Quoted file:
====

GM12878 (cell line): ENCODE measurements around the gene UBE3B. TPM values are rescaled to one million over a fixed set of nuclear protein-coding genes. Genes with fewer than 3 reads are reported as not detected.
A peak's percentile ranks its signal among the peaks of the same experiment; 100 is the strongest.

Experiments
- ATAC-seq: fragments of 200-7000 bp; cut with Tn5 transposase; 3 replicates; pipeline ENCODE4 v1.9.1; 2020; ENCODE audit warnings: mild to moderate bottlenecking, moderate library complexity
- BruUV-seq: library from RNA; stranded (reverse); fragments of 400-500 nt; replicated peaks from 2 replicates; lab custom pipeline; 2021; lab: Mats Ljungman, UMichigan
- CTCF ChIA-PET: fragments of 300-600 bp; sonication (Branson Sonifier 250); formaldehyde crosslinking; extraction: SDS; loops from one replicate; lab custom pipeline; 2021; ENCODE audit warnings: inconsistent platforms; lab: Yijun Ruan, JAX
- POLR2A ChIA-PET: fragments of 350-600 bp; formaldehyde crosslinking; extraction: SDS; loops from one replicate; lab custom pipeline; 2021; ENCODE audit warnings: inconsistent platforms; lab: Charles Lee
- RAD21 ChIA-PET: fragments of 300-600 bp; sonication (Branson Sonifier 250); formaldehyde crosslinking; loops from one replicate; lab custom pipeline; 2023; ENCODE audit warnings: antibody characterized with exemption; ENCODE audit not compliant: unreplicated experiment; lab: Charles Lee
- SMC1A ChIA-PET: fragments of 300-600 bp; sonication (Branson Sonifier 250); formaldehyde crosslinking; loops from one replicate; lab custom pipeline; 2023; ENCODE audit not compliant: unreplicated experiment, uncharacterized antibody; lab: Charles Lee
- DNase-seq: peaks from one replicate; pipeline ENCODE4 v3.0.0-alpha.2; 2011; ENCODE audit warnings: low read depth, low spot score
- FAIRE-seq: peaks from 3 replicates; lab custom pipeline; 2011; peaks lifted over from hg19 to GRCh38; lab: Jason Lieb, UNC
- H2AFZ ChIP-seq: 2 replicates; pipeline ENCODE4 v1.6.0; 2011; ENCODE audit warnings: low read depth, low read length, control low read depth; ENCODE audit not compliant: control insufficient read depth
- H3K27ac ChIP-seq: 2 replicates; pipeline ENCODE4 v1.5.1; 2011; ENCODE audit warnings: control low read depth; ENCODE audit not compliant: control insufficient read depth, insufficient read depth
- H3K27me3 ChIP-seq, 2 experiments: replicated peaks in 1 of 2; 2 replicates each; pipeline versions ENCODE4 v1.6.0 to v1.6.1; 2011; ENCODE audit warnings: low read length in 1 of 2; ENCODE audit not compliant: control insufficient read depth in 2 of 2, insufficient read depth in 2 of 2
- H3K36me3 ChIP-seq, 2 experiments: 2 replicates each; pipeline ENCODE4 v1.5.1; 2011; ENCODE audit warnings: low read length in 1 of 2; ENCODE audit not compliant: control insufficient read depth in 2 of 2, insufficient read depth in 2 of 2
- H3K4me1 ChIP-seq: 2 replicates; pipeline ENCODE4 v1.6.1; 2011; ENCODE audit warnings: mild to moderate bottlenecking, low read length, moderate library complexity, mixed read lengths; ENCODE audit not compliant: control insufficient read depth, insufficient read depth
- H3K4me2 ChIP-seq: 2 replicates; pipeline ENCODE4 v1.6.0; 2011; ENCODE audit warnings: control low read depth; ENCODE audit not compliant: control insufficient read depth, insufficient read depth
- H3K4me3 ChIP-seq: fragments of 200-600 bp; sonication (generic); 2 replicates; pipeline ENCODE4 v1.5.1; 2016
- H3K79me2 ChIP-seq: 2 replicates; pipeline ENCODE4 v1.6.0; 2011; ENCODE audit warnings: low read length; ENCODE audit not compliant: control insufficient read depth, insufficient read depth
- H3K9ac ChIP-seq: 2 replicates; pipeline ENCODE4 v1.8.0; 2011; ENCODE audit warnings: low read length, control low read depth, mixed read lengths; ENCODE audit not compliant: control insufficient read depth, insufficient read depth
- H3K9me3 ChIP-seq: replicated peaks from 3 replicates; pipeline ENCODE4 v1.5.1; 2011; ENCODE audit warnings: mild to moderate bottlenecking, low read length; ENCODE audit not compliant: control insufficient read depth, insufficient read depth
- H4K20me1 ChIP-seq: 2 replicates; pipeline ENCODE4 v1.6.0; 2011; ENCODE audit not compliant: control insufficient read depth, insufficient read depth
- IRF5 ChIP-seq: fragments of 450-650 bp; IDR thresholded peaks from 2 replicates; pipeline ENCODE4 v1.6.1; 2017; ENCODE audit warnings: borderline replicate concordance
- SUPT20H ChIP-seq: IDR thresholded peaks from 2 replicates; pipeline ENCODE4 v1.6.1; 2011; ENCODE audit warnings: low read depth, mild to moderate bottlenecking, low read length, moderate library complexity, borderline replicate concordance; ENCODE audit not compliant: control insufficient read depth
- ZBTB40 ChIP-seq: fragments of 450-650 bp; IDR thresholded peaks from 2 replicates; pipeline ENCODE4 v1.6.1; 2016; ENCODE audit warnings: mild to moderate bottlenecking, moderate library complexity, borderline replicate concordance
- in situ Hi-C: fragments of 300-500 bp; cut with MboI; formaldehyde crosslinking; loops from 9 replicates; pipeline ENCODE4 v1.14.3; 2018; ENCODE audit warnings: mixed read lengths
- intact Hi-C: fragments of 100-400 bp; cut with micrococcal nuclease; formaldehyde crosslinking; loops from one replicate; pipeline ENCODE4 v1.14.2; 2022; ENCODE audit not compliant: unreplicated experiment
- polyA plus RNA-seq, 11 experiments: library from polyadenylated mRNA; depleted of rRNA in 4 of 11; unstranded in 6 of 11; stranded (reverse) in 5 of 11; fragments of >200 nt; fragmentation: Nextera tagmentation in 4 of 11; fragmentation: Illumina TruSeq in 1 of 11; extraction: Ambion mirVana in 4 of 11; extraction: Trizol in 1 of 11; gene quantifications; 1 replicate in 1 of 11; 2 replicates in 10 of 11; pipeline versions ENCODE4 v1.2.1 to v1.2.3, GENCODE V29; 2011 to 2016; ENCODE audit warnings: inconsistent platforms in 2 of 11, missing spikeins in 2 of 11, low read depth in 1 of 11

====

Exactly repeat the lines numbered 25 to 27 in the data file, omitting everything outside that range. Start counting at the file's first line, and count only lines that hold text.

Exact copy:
- ZBTB40 ChIP-seq: fragments of 450-650 bp; IDR thresholded peaks from 2 replicates; pipeline ENCODE4 v1.6.1; 2016; ENCODE audit warnings: mild to moderate bottlenecking, moderate library complexity, borderline replicate concordance
- in situ Hi-C: fragments of 300-500 bp; cut with MboI; formaldehyde crosslinking; loops from 9 replicates; pipeline ENCODE4 v1.14.3; 2018; ENCODE audit warnings: mixed read lengths
- intact Hi-C: fragments of 100-400 bp; cut with micrococcal nuclease; formaldehyde crosslinking; loops from one replicate; pipeline ENCODE4 v1.14.2; 2022; ENCODE audit not compliant: unreplicated experiment